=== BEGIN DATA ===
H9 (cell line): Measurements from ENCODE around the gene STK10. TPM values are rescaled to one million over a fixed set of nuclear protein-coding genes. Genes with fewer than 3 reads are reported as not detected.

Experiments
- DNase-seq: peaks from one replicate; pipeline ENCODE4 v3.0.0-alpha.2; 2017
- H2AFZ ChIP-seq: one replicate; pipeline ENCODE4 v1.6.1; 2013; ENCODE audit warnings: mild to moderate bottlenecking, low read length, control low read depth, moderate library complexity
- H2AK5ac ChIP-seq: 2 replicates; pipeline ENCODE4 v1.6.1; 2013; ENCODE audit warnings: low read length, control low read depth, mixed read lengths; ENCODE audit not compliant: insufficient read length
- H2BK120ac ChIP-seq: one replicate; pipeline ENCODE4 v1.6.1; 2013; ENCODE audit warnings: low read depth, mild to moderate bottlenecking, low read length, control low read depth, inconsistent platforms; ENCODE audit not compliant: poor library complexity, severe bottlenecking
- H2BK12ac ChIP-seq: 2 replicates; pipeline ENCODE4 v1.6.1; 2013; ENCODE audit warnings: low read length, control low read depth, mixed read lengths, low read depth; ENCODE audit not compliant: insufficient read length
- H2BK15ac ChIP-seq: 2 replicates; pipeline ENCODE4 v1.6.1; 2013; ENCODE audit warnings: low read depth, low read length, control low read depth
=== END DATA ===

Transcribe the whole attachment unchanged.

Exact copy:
H9 (cell line): Measurements from ENCODE around the gene STK10. TPM values are rescaled to one million over a fixed set of nuclear protein-coding genes. Genes with fewer than 3 reads are reported as not detected.

Experiments
- DNase-seq: peaks from one replicate; pipeline ENCODE4 v3.0.0-alpha.2; 2017
- H2AFZ ChIP-seq: one replicate; pipeline ENCODE4 v1.6.1; 2013; ENCODE audit warnings: mild to moderate bottlenecking, low read length, control low read depth, moderate library complexity
- H2AK5ac ChIP-seq: 2 replicates; pipeline ENCODE4 v1.6.1; 2013; ENCODE audit warnings: low read length, control low read depth, mixed read lengths; ENCODE audit not compliant: insufficient read length
- H2BK120ac ChIP-seq: one replicate; pipeline ENCODE4 v1.6.1; 2013; ENCODE audit warnings: low read depth, mild to moderate bottlenecking, low read length, control low read depth, inconsistent platforms; ENCODE audit not compliant: poor library complexity, severe bottlenecking
- H2BK12ac ChIP-seq: 2 replicates; pipeline ENCODE4 v1.6.1; 2013; ENCODE audit warnings: low read length, control low read depth, mixed read lengths, low read depth; ENCODE audit not compliant: insufficient read length
- H2BK15ac ChIP-seq: 2 replicates; pipeline ENCODE4 v1.6.1; 2013; ENCODE audit warnings: low read depth, low read length, control low read depth